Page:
When asked to justify my betrayal of our Utah Mormon heritage, I point out I also decline to pronounce “creek” as “crick.” Indeed, even though my father grew up on a dairy farm in Cache Valley, no one in my family would ever say “crick.” Or "Lard." So why keep fighting for “Lishman”? We already have enough work keeping the “Leischmans” at bay.

Besides, do I really want people to think I’m a typical Utah Mormon? (I’m fine with passing for Jewish.) Pronouncing my name “Lishman” would give me away. It’s a shibboleth.

In contemporary English, a “shibboleth” is a word or custom that is distinctive to a particular group of people, especially a long-standing tradition regarded as outmoded or no longer important. Deficit reduction is a Republican shibboleth.

The modern term actually comes from the Bible. In Old Testament times, the word (which starts with the Hebrew letter ש) meant a stalk of grain. The people of Gilead pronounced it “shibboleth.” The invading Ephraimites pronounced it “sibboleth.” This is a typical consonant shift found in numerous languages and dialects around the world. For example, in Korean it's impossible to say "see" without it coming out as "she."

The Bible tells the story of an invading army of Ephraimite soldiers trapped in Gilead territory. The Ephraimites attempted to cross the River Jordan and return to their own country. The Gilead soldiers guarding the fords would display a sheaf of grain and ask each man to say what it was. According to the Book of Judges, forty-two thousand Ephraimites said “sibboleth,” and were slain. They should have hired Korean mercenaries.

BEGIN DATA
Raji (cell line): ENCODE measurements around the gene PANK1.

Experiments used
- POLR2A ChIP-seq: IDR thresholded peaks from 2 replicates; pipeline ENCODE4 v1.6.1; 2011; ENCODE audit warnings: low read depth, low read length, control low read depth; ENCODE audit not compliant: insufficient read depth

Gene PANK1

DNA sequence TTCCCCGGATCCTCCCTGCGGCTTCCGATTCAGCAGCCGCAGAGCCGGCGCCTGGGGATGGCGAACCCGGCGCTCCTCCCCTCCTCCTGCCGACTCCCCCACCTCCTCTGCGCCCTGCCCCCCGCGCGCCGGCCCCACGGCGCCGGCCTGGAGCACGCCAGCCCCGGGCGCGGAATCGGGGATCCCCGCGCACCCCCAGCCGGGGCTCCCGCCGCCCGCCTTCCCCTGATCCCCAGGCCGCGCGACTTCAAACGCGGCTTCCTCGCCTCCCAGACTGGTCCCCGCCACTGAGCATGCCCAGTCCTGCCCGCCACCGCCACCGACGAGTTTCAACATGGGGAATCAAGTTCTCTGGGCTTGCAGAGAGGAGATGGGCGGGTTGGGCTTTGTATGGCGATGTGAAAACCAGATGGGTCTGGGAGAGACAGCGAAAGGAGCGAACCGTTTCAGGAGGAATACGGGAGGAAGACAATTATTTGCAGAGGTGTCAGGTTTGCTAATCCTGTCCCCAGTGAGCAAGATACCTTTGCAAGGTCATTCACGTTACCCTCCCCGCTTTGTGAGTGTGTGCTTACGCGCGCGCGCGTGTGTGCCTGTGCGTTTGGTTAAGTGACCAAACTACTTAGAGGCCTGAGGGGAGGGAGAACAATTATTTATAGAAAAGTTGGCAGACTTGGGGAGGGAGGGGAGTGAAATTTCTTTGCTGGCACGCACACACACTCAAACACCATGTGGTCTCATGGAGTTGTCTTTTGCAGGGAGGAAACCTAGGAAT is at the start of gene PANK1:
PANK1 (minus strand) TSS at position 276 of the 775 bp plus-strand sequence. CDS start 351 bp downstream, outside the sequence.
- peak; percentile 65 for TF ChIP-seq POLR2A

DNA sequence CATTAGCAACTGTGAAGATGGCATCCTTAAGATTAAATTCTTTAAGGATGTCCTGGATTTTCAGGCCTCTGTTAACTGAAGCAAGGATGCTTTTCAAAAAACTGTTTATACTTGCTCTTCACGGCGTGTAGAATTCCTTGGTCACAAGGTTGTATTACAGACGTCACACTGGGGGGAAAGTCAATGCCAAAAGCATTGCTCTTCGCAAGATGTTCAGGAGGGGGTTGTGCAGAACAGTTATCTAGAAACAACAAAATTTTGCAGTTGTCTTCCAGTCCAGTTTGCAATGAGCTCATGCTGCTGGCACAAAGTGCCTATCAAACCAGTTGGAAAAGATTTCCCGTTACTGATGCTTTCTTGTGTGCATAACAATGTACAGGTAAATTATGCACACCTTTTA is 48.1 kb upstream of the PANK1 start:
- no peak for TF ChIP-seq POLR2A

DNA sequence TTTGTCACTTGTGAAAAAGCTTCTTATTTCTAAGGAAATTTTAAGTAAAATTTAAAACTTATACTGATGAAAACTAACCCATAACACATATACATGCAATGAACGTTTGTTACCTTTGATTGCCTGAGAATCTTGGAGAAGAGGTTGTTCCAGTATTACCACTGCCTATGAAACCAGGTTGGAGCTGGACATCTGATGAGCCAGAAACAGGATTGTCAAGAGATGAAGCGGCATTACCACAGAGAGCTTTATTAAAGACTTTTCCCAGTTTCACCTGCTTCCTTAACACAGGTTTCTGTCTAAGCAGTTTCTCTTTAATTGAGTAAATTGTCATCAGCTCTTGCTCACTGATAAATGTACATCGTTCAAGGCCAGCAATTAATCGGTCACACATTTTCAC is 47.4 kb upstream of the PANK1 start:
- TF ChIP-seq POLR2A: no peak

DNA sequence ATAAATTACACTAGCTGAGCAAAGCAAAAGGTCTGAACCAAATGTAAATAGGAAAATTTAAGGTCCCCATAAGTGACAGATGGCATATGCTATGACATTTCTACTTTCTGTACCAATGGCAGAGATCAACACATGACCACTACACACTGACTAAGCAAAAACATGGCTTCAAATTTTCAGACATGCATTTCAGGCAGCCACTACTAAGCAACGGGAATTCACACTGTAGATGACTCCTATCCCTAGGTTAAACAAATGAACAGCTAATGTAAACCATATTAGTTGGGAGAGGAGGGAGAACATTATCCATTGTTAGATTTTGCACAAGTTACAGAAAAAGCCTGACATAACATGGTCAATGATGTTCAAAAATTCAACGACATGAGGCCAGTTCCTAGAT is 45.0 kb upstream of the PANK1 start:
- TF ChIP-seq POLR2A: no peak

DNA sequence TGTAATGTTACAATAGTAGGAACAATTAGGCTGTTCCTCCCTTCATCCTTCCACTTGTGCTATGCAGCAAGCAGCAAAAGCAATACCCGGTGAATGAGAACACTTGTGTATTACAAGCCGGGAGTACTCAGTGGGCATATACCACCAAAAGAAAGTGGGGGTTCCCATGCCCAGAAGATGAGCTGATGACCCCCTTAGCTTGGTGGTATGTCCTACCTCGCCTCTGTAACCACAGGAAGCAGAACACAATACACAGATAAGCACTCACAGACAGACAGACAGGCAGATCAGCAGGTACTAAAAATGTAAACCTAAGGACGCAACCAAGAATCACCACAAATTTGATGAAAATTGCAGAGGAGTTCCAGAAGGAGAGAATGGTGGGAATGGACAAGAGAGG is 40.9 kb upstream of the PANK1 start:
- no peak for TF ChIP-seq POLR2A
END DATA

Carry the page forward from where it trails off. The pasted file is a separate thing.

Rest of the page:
My favorite test for Utah identity is to ask suspicious-looking folks to repeat the elegant sentence “Gosh, Georgia, what a gorgeous orange formal.” [Ed. note: that's what a sad bridesmaid wears at a Mormon wedding reception.]

If it comes out as “Garsh, Jargia, what a gargious ahrange farmal!” you should probably chop off their heads. For everyone's sake.



[WARNING: WE'VE BEEN ASKED TO LET YOU KNOW THE FOLLOWING PRETENTIOUS POSTSCRIPT IS BEYOND THE ATTENTION SPAN OF FLAKEY MILLENNIALS] 

Pretentious Postscript:



Did I mention I studied linguistics in grad school? The evolution of my family’s surname is not really a Great Vowel Shift. More of a Little Vowel Shift with delusions of grandeur.

As with “creek” à “crick,” it’s common in many languages for a lazy “long” vowel to flatten out over time into the short version of the same vowel. You can see from the top left corner of the vowel chart above that it’s not much of a journey from [i] to [ɪ]. Those are the standard International Phonetic Alphabet (IPA) symbols representing the English sounds in “creek” and “crick.”  

Linguists will tell you the actual “Great Vowel Shift” occurred between Middle English and Modern English, when all our long vowels mysteriously migrated to other corners of our mouths, while also becoming more diphthongy. (The red arrows in the vowel chart represent these shifts.) I’d link to the corresponding Wikipedia page, but it’s incomprehensible. Here's the more useful website where I found the vowel chart.

Ask me to explain the Great Vowel Shift some time when you have insomnia, and/or I’ve had some ale or mead. Spoiler alert: Chaucer would have pronounced my name “Layshman.”



1 comment:

  1. You were always Leashman to me. In grad school I stumbled into repeatedly mispronouncing a friend's name with a long I instead of a short. In response she called me Wodebury, which I kind of like. It sounds very old English.